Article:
Over the years we have heard many reasons people feel mountain bikes don’t mix on shared use trails, but only one is valid; people riding their bikes too fast at the wrong time and place (around other trail users) is just not a pleasant experience for the people being passed at an inappropriate speed. As I’ve said many times before, we all have within our power the ability to solve this issue: slow down. In other words, use caution when around others. Let me put it another way; your actions represent the entire mountain bike community. The smile you create through a pleasant trail encounter goes a long way.

The Grand Canyon by Bike, Not Burro

Friday, January 25th, 2013

The Suburu/IMBA Trail Care Crew helps bring new singletrack to the North Rim

Grand Canyon National Park in Arizona has often been called the “eighth wonder of the world.” Lesser known is the area’s value as a mountain biking destination. Eighteen miles of moderate singletrack with stunning views into the canyon are open to bikes on the North Rim. The land is managed by the U.S. Forest Service (USFS) North Kaibab Ranger District, which is looking to add additional miles to the existing, out-and-back trail.
IMBA Grand CanyonContrary to popular belief, the North Rim of the Grand Canyon is not a desert. The Rainbow Rim trail sits at 8,000 feet, winding through forests of ponderosa pine and aspen trees. Users can expect to see abundant wildlife, including the rare Kaibab Squirrel, a white-tailed, tufted-eared critter that only lives in the 40-mile radius of the Kaibab Plateau. The forest is also home to wild turkeys, often spotted running in packs through the trees.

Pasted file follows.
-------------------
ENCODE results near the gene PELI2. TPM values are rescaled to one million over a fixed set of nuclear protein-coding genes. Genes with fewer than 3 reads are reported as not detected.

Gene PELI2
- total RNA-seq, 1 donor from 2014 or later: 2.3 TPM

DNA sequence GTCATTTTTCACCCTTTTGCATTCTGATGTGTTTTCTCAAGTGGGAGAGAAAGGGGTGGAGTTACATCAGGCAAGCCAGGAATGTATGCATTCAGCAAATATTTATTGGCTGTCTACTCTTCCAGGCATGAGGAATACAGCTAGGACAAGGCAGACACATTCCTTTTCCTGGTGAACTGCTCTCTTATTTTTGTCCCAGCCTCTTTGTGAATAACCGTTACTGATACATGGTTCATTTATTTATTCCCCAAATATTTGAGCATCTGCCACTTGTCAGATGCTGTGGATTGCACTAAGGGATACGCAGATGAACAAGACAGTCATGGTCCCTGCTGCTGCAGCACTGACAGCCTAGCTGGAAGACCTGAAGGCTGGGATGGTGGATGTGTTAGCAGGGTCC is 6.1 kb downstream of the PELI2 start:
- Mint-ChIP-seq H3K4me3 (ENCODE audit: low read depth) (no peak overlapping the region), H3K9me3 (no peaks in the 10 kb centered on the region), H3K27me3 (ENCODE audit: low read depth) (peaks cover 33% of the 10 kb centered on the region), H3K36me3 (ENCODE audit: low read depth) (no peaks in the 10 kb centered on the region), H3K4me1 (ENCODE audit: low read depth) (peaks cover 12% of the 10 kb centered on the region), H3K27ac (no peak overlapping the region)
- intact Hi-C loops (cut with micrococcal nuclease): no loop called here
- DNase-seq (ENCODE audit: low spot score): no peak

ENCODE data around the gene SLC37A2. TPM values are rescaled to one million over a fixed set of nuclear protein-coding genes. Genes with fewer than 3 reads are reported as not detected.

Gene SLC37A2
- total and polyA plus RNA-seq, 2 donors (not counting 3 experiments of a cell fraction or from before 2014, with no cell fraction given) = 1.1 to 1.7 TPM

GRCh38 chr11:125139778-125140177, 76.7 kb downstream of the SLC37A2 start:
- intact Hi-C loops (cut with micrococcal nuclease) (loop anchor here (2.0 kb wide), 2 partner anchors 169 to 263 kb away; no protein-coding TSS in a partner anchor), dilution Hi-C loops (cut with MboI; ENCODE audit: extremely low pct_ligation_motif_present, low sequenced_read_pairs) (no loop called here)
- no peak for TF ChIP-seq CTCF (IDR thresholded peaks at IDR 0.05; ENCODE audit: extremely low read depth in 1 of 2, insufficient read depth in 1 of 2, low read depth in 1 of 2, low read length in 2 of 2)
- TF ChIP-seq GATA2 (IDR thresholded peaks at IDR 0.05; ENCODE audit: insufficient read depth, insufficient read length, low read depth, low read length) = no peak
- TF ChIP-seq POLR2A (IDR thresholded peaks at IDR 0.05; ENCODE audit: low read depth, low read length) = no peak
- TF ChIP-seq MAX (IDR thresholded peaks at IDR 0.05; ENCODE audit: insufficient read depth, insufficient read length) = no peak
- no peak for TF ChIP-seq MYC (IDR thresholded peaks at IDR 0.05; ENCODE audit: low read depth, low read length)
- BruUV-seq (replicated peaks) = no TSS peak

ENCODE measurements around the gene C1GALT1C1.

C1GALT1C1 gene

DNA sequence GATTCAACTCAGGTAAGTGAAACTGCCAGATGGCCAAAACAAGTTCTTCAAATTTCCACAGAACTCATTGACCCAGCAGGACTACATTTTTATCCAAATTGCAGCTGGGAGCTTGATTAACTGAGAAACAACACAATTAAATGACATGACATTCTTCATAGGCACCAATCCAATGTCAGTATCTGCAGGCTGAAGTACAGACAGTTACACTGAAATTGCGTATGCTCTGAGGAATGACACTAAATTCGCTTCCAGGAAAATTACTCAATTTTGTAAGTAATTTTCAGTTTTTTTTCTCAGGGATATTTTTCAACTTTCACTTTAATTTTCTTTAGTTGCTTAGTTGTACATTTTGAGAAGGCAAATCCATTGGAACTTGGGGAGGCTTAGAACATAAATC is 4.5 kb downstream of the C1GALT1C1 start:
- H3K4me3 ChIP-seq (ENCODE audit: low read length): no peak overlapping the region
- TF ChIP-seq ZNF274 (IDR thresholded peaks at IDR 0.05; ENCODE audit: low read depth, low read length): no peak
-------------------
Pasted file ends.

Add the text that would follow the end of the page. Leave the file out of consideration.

During the last weekend of September, the Subaru/ IMBA Trail Care Crew (TCC) helped the staff of the Kaibab forest prepare to add seven additional miles to the existing Rainbow Rim trail. Several of the rangers there are mountain bikers and wanted IMBA’s guidance to design the extension specifically for bikes.
To kick things off, IMBA hosted Land Manager Training, helping the Kaibab forest staff and rangers from the neighboring Dixie National Forest to better understand mountain bikers as a user group. The presentation was followed by a robust discussion about resource protection, risk management and trail design.
The Trail Care Crew—along with IMBA regional directors Ryan Schutz and Patrick Kell—then assisted the rangers in finding the most fun, beautiful and sustainable route for the new trail, which will utilize a steep side slope to add a loop and turn Rainbow Rim into a lollipop ride. Schutz, Kell and the TCC flagged the steep hillside carefully, using the contour to ensure good flow in the final trail while keeping riders off an unpleasantly steep, loose service road. The new section of planned trail must undergo an environmental assessment, but as soon as the Kaibob rangers get the go-ahead, construction will begin.